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Emailing patient information requires attention to security, privacy issues

March 17, 2014

There's always a certain level of risk when sending information electronically, but the stakes are higher for health care providers that send patient information electronically.

Dentists who send documents and images containing patient information through unencrypted email may risk exposing the information in a data breach and making themselves vulnerable to violating the Health Insurance Portability and Accountability Act. HIPAA doesn't prohibit dentists from emailing protected health information to patients or other health care providers as long as they use reasonable safeguards while doing so, according to the Office for Civil Rights, an agency within the U.S. Department of Health and Human Services. Addressing a dental practice's email procedures in its risk assessment and policies and procedures can help a dental practice demonstrate compliance with HIPAA.

"The federal government isn't saying that dentists and other medical professionals can't send patient information over email. But they are encouraging health care providers to be cognizant of what they're sending, how they're sending it and who they're sending it to," said Dr. Mary Licking, chair of a working group of the Standards Committee on Dental Informatics. "The OCR's website, hhs.gov/ocr, has a lot of resources about HIPAA and emailing protected health information that is useful to every practicing dentist."

As of September 2013, HIPAA changed how covered dental practices have to respond to patient requests for copies of their electronic records, which may impact dental office procedures for encrypting emails. If a patient asks for their electronic records to be sent in an unencrypted email, a covered dental practice must advise the patient of the risk. If the patient insists on receiving it in an unencrypted email, the dental practice has to send it in that form.

"Ultimately, if you're going to send patient information electronically, it's easier to send it in encrypted emails, unless the patient insists on receiving it unencrypted," Dr. Licking said. "Using an encrypted email system is the easiest and most efficient way of responding to patients' requests and complying with the law."

The ADA works with independent standards and certification organizations to create and drive the adoption of standards for secure, interoperable exchange of oral health information. There is technology available for dentists who are interested in encrypting emails and, while the ADA doesn't endorse any particular product or vendor, dental practices should select a service that complies with HIPAA, the HIPAA breach notification rule requirements and other applicable laws.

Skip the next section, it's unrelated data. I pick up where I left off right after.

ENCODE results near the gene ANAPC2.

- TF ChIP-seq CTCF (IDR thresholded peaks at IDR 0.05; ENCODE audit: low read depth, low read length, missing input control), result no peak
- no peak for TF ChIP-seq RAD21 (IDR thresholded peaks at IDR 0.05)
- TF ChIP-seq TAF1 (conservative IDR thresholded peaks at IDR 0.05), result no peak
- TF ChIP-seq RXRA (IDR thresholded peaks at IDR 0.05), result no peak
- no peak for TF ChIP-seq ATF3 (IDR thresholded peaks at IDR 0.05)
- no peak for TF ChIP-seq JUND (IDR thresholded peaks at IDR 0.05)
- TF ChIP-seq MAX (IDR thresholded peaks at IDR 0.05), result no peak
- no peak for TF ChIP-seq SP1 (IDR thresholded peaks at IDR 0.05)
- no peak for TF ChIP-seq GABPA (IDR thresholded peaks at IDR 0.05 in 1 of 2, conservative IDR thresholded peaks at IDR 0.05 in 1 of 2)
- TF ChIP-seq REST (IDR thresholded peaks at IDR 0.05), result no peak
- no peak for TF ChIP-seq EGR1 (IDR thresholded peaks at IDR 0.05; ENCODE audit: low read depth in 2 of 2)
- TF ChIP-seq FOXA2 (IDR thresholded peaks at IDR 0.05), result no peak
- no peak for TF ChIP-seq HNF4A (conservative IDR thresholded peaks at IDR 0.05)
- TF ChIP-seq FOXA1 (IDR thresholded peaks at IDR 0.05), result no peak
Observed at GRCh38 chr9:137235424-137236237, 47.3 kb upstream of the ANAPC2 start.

"It's imperative that covered dental practices that choose to use a secure messaging service that meets the HIPAA definition of a business associate or of a health information exchange obtain from that service provider a business associate agreement that complies with HIPAA requirements before using the service," Dr. Licking said.

To be considered secure under the HIPAA Breach Notification Rule, the encryption system must use a methodology recognized as approved in a guidance document published by OCR, and the confidential decryption password, process or key must not have been breached.

Dentists who use email, secure messaging services or health information exchanges must train their office staff on proper use. Some concepts include:

  • Giving recipients the courtesy of a heads-up phone call or text message before sending protected health information through an information exchange or secure messaging service and encouraging them to do the same.
  • Prohibiting the inclusion of any protected health information in a heads-up text message.
  • Providing the decryption password, code or key separately from the encrypted email, such as in a telephone call.
  • Storing the decryption password, process or key on a device or at a location separate from the encrypted protected health information.

The ADA Complete HIPAA Compliance Kit (J598) provides information about complying with the HIPAA Privacy, Security and Breach Notification Rules. The kit includes the ADA Practical Guide to HIPAA Compliance: Privacy and Security Manual with three-year update service and the ADA Practical Guide to HIPAA Training CD-ROM. The kit is $300 for members and $450 for nonmembers.